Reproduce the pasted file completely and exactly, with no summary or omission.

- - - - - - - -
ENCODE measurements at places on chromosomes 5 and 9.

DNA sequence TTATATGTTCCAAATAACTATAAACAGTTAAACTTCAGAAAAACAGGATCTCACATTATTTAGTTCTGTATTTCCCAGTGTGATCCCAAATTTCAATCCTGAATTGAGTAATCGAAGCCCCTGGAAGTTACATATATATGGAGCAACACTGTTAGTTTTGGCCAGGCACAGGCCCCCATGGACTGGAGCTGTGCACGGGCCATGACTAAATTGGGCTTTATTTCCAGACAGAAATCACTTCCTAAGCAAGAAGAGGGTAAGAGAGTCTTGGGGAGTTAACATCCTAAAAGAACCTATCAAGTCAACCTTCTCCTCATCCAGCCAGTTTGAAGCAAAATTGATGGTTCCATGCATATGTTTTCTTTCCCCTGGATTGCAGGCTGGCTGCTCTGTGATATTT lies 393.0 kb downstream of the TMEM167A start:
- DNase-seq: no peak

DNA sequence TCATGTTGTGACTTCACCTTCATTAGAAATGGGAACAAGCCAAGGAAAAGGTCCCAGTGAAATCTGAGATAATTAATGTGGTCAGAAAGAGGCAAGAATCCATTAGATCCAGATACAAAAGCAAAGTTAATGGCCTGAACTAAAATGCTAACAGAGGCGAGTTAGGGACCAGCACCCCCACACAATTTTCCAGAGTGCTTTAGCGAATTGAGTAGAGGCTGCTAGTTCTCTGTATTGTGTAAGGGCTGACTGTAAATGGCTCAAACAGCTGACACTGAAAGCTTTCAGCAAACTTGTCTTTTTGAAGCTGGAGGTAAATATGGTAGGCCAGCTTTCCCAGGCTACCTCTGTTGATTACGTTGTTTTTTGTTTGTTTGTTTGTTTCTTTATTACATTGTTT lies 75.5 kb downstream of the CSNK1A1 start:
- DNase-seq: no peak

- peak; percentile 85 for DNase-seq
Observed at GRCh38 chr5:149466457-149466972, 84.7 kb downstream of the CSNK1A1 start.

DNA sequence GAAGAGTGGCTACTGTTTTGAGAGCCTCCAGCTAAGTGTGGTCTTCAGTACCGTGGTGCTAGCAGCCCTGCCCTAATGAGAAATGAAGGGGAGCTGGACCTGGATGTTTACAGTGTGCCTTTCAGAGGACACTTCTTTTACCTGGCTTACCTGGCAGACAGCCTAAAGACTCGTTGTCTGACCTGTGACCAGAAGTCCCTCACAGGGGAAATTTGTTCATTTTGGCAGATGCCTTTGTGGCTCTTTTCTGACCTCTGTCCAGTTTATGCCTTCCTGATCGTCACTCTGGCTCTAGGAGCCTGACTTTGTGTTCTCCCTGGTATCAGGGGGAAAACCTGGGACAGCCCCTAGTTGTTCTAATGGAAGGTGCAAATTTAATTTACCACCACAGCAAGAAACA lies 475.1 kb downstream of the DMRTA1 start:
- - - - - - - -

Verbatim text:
ENCODE measurements at places on chromosomes 5 and 9.

DNA sequence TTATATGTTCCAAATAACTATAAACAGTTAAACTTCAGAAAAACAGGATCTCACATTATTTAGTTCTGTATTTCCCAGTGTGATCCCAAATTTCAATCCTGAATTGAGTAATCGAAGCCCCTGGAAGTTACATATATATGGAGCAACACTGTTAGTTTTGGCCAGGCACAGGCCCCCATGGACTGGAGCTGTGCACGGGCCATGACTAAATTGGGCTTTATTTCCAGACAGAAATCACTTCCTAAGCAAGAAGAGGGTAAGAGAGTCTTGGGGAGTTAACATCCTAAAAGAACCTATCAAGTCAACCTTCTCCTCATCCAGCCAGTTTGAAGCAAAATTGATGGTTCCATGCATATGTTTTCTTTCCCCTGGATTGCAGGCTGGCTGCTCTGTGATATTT lies 393.0 kb downstream of the TMEM167A start:
- DNase-seq: no peak

DNA sequence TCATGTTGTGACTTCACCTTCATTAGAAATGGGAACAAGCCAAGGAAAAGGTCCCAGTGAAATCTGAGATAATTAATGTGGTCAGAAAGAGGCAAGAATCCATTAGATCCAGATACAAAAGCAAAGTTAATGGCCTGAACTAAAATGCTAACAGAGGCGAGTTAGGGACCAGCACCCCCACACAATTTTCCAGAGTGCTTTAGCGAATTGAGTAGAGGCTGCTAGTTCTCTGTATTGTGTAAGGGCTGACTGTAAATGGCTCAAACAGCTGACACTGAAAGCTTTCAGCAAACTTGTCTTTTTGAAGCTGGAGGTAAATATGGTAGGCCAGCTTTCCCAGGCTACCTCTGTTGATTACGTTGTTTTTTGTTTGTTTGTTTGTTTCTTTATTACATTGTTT lies 75.5 kb downstream of the CSNK1A1 start:
- DNase-seq: no peak

- peak; percentile 85 for DNase-seq
Observed at GRCh38 chr5:149466457-149466972, 84.7 kb downstream of the CSNK1A1 start.

DNA sequence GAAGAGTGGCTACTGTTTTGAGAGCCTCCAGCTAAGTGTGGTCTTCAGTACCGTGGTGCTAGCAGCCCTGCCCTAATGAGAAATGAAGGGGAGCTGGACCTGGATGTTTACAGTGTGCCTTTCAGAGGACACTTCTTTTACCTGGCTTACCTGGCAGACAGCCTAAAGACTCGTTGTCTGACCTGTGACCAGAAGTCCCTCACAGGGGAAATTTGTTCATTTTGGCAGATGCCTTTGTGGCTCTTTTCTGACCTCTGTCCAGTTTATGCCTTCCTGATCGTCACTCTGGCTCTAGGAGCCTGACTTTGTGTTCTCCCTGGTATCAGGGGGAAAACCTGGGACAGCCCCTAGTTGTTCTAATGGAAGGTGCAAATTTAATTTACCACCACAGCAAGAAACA lies 475.1 kb downstream of the DMRTA1 start: